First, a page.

Wilson, the Chicago-based manufacturer of sports equipment, wanted a way to design a space that would channel the energy of professional sports players into the creative energy of its employees. Specifically, the architects wanted to align the "energy and teamwork common to all sports, and promote creativity and innovation in all department." Creative displays of Wilson products—including a tennis ball chandelier and a pyramid of footballs—are displayed artfully throughout the office, and are even used by employees in the midst of prototyping new products. (Continued)
A byproduct of manufacturing hundreds of thousands of footballs and tennis balls is, as one might expect, a whole lot of scrap material. Rather than throwing out the excess material, the designers repurposed leather, felt, and other materials in order to create textural accent walls. The result? "Whimsical, sculptural presentations of the sporting goods feature the product in memorable ways," wrote jurors of the 2008 Society for Environmental Graphic Design competition.
Built in 2005, the Tel-Aviv offices of Boeing, an American jet manufacturer, were designed with one thing in mind: Making employees and visitors feel as though they were flying. "Situated in the lofty heights of a Tel Aviv office tower, the Boeing office embodies the spirit of the company," Auerbach Halevy Architects & Engineers, project's architects, write. "The sophisticated mix of transparency and natural light, straight lines and horizontal divisions, bright colors and minimal joints—allows the skyline to dominate interior views, creating an ambiance of cockpit and business class." (Continued)
In order to look forward into your company's future, it's sometimes helpful to first look backward. By showcasing a visual history of your company's products, employees and visitors can get a sense of the direction of your brand's vision—and may even stoke new, and innovative ideas. Boeing, for example, has dedicated cubby-holes (which are smartly designed as airplane windows) to show off the airplanes, helicopters, and jets that has made the company a giant among its industry.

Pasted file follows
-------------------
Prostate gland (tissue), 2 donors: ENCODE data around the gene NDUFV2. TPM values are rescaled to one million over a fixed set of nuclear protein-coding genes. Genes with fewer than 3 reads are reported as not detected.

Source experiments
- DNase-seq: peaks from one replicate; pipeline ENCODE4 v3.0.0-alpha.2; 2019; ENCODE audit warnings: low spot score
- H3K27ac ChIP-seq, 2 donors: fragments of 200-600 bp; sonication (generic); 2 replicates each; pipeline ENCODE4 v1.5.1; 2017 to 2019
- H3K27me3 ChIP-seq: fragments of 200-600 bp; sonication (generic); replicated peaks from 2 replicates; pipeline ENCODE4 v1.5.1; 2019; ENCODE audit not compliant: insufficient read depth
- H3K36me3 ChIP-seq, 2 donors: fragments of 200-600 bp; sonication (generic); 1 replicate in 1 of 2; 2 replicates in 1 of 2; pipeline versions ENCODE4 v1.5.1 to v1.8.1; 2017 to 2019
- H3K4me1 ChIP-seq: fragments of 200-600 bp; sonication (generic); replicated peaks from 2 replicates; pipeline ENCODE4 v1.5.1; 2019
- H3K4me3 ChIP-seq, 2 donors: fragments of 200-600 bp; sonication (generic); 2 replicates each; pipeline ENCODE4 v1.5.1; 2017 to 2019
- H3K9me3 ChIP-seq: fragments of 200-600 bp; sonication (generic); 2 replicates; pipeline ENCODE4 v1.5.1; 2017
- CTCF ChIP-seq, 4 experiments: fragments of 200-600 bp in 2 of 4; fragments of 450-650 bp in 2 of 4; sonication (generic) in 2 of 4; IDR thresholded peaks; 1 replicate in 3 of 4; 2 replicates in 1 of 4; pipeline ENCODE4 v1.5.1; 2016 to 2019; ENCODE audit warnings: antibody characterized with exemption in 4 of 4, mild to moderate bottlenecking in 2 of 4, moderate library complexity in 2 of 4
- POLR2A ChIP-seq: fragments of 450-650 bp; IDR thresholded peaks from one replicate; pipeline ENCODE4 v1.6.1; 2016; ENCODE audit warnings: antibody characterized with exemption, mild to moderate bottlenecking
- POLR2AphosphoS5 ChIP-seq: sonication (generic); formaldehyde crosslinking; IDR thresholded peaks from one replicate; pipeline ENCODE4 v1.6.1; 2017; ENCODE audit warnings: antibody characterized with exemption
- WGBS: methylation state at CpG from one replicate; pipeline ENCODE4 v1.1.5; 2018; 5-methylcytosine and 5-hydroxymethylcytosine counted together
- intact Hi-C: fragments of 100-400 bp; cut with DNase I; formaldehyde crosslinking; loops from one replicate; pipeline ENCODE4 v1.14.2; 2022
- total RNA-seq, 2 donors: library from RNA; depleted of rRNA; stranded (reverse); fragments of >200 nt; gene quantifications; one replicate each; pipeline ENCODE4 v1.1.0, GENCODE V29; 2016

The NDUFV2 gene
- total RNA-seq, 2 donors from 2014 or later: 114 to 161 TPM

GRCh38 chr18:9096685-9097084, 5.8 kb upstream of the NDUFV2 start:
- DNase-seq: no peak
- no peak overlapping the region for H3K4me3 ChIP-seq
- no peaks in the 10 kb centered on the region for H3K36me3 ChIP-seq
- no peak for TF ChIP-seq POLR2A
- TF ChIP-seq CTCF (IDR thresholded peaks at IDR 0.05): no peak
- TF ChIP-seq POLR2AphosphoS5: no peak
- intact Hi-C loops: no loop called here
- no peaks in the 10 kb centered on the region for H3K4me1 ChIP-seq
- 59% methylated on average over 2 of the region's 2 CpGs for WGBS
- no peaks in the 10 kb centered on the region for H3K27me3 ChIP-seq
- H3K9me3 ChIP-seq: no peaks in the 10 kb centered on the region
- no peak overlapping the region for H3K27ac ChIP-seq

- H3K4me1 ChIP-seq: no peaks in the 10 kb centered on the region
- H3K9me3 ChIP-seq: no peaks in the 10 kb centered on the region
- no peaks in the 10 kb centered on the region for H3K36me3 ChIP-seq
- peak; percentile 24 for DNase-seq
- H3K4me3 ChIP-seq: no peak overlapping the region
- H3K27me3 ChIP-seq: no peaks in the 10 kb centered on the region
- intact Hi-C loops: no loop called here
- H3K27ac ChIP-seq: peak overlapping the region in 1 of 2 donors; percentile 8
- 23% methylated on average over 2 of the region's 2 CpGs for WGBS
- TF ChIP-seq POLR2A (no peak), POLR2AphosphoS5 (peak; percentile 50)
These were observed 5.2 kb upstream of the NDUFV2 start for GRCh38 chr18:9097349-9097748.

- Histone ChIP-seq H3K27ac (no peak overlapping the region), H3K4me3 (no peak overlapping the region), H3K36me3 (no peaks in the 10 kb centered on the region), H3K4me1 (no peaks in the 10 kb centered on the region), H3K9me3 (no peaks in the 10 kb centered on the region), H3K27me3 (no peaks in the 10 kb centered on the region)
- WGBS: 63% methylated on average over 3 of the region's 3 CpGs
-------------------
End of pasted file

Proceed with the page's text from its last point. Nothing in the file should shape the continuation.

Do the floors of your office have their own distinct personalities? At Getty Images in London, interior design firm Bluebottle decided to give each floor a color pattern—riffing off the idea of a color spectrum. "By incorporating the fire doors into the colored panels to each central core, each floor is given an identity, linked together through the spectrum of a singular color per floor, graded tonally from light to dark," the firm writes. (Continued)
Known for its vast photo library, Getty wanted to showcase the work of its best photographers in its office. But rather than take the traditional "gallery" route, the firm collaborated on a 16-meter-high collage of photographs, which they call a "fully curated piece of illuminated art." The designers describe it as "a mix of creative, editorial and archive images in color and black and white, juxtaposed and seemingly random, a floating exhibition of historical, abstract, [and] beautiful imagery."
One of the core tenets of adidas, the sports equipment retailer based in Germany, is the idea of "team." So with that notion in mind, KINZO architects designed a unique modular furniture system and interior offices that are literally built to help collaboration. "All parts are functional and aesthetically designed to work together: furniture that works as a team," KINZO designer Chris Middleton says. "Knowing that adidas's designers, product developers, distribution and marketing strategists work together in teams, we have created a system which can accommodate all the necessary products and working materials, from filing systems to sweatpants or soccer balls." (Continued)
It's easy to be cynical that the only way to have a truly "cool office" is to have the backing of a giant corporate expense account. And while that's certainly at least partially true (the best architecture firms come at a high premium) there are little things your company can do to make your space reflect your brand. For instance, adidas office designers used goal-like mesh netting to separate spaces, a clever allusion to the company's soccer brand. It also installed perforated walls, which give the space a sporty, utilitarian vibe. So the real key to a cool office? Creativity—not cash.